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ORIGINAL ARTICLE
Year : 2011  |  Volume : 3  |  Issue : 4  |  Page : 344-347

Presenting experience of managing abdominal tuberculosis at a tertiary care hospital in India


1 Department of Respiratory Medicine, Bankura Sammiloni Medical College, Kolkata, India
2 Department of Respiratory Medicine, Medical College, Kolkata, India
3 Department of Respiratory Medicine, North Bengal Medical College, Darjeeling, India

Correspondence Address:
Sibes Kumar Das
Department of Respiratory Medicine, Medical College, Kolkata
India
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Source of Support: None, Conflict of Interest: None


DOI: 10.4103/0974-777X.91055

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Background: Abdominal tuberculosis remains the great mimic despite years of experience and awareness. Reliable epidemiological data on abdominal tuberculosis are lacking in India. Objectives: To define the most suggestive clinical features of abdominal tuberculosis, to evaluate the usefulness of the normally available investigations, and the response of anti-tuberculous drugs. Study Design: Retrospective study. Materials and Methods: Out of 110 patients attending our hospital between July 2000 and June 2002, with clinical suspicion of abdominal tuberculosis, 46 patients had confirmed abdominal tuberculosis. Their clinico-radiological and cyto / histopathological profiles, side effects of anti-tuberculous drugs, and the outcome of the treatment were analyzed. Results: Weight loss, abdominal pain, and bowel disturbances were the most common symptoms. Anemia and under- nutrition, abdominal tenderness, ascites, and hepato / splenomegaly were the most common findings. Chest radiography showed active or healed tuberculous focus in 16. Ultrasonography revealed abdominal lymphadenopathy, ascites, and mass lesions in 26, 12, and four patients, respectively. Barium examination showed abnormality in eight patients out of 18, among whom it was performed. An ascitic fluid study done in 12 patients showed high adenosine deaminase in all, and positive acid fast bacilli in one. Laparoscopic peritoneal biopsy was done in18 patients, and 13 showed tuberculous granuloma. Treatment success was achieved in 38 patients with anti-tuberculous drugs. Most patients tolerated the anti-tuberculous drugs well. Conclusion: With good clinical examination and appropriate investigations definitive diagnosis of abdominal tuberculosis can be reached in a significant number of patients. Strongly suggestive clinical and laboratory data are also indications for anti-tuberculous therapy in an endemic country like India. Anti-tuberculous drugs are well tolerated and highly effective.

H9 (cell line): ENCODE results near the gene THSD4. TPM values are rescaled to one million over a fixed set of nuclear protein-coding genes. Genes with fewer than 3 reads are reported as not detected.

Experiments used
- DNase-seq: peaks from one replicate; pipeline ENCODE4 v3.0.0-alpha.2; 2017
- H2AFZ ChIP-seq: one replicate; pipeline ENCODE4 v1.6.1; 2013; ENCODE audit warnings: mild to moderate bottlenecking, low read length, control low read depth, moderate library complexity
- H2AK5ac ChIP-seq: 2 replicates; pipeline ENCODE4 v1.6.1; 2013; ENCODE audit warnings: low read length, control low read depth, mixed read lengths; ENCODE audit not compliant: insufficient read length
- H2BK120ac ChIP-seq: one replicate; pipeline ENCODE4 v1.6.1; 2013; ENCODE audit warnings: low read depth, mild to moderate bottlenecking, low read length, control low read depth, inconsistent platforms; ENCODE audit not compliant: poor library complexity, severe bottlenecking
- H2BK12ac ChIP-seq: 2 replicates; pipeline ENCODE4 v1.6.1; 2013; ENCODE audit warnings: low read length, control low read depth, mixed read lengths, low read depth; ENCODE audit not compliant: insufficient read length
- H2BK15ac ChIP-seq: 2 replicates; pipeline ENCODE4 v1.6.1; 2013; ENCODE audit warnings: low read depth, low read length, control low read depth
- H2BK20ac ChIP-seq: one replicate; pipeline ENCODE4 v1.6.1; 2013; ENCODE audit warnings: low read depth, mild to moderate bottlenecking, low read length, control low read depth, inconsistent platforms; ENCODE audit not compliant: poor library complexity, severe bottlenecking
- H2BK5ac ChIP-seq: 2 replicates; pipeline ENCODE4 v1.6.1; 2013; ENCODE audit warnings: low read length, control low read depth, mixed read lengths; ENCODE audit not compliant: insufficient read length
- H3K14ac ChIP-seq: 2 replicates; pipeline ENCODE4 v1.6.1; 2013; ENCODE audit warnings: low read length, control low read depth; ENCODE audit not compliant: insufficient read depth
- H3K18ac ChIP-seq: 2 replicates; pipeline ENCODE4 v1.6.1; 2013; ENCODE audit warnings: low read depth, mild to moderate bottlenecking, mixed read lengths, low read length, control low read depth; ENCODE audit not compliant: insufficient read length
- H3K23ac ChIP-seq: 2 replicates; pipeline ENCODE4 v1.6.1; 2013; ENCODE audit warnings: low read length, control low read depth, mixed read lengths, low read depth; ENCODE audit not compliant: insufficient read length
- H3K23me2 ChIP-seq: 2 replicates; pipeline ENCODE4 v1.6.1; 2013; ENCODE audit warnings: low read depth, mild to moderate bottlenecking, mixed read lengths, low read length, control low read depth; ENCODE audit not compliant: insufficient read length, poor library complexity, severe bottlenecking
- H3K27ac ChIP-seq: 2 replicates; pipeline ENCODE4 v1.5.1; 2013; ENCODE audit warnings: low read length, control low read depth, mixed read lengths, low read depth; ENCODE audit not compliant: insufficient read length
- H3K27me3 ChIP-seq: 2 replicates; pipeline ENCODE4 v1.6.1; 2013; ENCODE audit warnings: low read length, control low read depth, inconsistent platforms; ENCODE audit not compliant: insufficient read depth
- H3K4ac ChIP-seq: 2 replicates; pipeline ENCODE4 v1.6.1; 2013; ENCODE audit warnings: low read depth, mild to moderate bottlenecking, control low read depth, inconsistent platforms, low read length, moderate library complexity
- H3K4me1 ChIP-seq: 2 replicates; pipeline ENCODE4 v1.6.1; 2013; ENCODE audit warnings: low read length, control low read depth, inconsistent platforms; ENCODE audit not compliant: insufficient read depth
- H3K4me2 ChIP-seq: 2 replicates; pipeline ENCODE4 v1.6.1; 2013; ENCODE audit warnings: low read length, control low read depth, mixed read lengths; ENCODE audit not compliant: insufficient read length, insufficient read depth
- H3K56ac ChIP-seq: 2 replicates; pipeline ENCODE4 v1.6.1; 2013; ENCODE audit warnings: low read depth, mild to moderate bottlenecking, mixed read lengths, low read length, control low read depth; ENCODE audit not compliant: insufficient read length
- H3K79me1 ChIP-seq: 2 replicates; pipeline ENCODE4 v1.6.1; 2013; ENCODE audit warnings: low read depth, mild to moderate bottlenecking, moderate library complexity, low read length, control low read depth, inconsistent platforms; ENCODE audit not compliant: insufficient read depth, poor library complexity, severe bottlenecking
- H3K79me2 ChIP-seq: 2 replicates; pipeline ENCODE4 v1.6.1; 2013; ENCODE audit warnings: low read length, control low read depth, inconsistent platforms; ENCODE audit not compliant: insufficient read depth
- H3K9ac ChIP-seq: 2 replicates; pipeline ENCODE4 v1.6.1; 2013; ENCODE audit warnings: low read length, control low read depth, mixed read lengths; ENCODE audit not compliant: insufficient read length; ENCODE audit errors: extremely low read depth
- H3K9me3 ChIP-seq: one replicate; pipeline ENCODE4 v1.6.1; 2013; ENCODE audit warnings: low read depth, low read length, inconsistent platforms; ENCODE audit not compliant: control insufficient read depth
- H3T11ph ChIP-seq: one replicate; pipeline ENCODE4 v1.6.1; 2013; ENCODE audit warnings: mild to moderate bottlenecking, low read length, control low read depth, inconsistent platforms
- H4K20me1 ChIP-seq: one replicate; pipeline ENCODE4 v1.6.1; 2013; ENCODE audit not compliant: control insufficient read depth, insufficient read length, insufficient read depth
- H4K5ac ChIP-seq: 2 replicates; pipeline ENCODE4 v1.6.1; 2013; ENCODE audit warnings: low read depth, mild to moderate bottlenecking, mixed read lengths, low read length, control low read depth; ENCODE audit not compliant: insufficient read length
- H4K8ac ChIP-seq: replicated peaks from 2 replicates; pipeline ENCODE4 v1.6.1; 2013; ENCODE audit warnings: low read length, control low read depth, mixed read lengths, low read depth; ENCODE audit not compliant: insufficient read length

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2008 Journal of Global Infectious Diseases | Published by Wolters Kluwer - Medknow
Online since 10th December, 2008